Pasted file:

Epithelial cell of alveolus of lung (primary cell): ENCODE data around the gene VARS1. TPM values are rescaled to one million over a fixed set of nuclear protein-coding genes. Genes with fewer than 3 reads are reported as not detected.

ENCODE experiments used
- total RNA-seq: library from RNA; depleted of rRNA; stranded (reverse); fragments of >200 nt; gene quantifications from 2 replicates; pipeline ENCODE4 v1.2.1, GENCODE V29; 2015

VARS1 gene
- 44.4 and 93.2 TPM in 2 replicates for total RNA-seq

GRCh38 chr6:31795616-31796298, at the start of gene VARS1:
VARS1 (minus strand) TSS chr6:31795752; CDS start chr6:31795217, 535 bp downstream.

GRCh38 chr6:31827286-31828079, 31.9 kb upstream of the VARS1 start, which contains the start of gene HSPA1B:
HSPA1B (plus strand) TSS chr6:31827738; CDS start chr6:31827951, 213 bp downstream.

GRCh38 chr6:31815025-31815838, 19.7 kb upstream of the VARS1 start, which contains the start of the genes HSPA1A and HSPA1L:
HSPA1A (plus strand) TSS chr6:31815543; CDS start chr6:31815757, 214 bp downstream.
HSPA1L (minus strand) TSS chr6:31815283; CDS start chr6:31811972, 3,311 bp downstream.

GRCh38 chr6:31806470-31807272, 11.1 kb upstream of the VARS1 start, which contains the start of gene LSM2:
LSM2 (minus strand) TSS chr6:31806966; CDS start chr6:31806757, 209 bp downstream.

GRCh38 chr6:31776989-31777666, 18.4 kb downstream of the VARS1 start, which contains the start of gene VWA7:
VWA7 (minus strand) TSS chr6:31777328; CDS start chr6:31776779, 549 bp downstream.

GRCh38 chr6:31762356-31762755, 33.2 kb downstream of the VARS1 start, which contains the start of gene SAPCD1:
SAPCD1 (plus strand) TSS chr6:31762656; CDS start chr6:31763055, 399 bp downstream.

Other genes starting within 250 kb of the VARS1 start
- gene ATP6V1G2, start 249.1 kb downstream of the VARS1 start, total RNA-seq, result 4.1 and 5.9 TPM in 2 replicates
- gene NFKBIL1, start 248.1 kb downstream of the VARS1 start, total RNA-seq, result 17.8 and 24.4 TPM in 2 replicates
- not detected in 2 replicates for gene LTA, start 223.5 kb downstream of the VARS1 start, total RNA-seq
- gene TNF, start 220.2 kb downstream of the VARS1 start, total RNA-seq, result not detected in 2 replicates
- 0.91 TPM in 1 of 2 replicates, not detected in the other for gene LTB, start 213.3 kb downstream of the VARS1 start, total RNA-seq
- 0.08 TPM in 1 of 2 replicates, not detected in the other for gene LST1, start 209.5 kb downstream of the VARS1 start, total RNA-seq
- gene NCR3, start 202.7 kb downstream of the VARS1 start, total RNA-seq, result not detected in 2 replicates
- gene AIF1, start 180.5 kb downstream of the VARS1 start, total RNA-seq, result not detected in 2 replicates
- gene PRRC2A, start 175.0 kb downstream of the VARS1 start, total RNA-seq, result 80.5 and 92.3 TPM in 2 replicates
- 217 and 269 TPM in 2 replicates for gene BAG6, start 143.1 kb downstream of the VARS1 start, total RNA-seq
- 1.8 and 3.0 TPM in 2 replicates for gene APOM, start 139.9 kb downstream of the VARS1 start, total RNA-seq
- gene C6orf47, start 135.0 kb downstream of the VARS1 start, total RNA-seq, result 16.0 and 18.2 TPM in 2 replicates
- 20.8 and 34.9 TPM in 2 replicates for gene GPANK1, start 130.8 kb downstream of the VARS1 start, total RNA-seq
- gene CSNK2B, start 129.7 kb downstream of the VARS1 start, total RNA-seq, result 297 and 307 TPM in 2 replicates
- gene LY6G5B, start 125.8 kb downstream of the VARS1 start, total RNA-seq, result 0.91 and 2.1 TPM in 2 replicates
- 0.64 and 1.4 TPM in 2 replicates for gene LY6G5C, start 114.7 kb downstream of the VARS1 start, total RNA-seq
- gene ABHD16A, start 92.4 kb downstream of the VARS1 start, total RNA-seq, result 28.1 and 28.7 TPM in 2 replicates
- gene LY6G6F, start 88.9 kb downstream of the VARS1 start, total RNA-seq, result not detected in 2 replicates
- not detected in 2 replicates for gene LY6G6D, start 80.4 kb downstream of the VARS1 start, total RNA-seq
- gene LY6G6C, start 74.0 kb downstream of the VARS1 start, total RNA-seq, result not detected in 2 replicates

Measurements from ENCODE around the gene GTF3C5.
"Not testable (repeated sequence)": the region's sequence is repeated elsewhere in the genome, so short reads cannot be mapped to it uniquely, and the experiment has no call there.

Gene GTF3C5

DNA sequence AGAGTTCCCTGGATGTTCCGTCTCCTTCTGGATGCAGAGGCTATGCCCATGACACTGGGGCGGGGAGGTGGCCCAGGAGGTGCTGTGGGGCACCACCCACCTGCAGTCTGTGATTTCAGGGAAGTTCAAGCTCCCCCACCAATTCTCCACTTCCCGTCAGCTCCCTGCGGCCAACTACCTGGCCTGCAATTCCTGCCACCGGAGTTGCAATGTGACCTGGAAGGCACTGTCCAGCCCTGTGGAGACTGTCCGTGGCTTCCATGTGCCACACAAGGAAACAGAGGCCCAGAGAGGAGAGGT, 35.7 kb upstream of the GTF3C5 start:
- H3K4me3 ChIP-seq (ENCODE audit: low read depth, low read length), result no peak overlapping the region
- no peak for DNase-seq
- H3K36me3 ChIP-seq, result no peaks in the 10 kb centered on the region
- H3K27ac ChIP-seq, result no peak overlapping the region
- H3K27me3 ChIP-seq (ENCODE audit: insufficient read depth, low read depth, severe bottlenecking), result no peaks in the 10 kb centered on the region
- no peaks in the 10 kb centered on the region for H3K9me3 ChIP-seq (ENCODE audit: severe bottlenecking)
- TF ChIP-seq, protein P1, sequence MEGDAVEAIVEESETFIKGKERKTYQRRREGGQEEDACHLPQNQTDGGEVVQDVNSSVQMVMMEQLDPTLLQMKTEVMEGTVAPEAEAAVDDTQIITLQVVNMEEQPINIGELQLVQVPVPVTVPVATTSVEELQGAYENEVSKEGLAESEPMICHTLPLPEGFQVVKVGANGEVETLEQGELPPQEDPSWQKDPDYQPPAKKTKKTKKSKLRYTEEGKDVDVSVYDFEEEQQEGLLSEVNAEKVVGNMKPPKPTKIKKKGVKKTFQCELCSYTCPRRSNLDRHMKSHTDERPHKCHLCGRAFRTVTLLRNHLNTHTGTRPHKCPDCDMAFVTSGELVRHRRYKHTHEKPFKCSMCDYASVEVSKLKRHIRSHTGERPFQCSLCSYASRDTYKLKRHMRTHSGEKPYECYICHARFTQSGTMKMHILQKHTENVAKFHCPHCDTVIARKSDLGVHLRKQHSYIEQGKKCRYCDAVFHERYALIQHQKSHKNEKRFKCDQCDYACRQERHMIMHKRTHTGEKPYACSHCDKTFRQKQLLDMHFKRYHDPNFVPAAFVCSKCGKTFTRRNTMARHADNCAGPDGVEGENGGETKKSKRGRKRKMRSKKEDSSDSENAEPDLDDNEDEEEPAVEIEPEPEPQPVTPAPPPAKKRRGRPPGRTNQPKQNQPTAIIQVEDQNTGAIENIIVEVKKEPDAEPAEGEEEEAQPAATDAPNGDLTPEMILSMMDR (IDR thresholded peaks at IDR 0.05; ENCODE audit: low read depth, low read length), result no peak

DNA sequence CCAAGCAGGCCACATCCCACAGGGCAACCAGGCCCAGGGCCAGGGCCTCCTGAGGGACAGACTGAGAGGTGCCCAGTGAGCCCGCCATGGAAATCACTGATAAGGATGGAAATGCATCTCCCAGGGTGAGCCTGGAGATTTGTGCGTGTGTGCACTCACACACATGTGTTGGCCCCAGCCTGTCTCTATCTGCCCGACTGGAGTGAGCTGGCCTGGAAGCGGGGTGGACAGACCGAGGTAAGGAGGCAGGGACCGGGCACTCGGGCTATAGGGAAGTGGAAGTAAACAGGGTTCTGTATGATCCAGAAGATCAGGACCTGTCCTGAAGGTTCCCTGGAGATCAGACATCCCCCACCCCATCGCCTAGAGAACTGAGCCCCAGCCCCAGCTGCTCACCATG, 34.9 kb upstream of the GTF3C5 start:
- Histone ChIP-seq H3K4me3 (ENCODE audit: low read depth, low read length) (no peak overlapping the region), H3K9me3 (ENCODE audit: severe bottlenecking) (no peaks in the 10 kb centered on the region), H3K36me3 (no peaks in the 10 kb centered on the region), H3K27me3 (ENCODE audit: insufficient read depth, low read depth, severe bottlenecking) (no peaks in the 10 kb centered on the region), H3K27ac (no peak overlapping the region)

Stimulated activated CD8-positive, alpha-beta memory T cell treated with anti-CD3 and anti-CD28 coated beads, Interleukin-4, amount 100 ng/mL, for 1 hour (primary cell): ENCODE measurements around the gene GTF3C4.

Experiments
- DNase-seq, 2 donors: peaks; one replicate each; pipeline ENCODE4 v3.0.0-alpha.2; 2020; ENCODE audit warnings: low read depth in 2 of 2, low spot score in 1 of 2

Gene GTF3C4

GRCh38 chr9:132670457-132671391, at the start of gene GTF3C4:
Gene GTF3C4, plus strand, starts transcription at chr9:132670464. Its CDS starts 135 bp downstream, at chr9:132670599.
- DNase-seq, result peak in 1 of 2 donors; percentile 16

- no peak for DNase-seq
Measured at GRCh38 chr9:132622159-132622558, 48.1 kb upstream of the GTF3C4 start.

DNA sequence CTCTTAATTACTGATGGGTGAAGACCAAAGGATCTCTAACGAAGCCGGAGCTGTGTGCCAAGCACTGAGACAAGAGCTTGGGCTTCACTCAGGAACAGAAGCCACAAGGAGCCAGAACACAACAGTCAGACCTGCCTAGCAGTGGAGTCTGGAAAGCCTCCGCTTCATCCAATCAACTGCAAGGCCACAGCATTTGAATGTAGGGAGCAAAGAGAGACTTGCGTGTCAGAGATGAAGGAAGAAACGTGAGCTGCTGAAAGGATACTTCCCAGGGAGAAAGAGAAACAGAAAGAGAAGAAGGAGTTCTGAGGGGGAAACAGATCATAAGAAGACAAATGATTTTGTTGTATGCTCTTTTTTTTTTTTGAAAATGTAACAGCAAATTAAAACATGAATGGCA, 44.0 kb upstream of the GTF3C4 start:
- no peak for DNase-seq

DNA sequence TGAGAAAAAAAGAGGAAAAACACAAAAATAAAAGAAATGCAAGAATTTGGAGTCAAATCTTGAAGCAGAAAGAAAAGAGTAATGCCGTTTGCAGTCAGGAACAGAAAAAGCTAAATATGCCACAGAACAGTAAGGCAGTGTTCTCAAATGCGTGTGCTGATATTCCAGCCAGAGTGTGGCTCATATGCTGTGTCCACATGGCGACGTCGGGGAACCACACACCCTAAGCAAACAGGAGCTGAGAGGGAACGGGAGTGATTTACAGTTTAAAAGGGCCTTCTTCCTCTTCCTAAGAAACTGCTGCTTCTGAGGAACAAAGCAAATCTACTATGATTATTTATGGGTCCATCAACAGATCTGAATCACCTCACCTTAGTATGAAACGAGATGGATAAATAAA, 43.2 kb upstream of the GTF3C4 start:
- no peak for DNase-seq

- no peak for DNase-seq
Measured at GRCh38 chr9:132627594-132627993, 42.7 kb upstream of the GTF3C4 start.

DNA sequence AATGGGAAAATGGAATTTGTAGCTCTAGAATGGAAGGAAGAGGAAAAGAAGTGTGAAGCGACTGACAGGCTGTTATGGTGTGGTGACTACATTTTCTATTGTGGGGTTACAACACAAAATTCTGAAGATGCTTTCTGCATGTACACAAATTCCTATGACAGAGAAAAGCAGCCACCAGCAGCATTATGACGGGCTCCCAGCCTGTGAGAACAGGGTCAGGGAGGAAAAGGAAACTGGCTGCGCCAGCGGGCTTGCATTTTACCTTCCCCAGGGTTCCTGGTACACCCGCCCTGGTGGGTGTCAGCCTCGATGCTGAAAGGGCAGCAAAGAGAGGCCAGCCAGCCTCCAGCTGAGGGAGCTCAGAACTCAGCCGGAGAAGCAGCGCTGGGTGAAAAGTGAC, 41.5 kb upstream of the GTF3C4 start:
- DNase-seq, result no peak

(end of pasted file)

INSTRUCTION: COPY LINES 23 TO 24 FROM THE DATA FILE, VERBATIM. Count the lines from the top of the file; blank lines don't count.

- gene TNF, start 220.2 kb downstream of the VARS1 start, total RNA-seq, result not detected in 2 replicates
- 0.91 TPM in 1 of 2 replicates, not detected in the other for gene LTB, start 213.3 kb downstream of the VARS1 start, total RNA-seq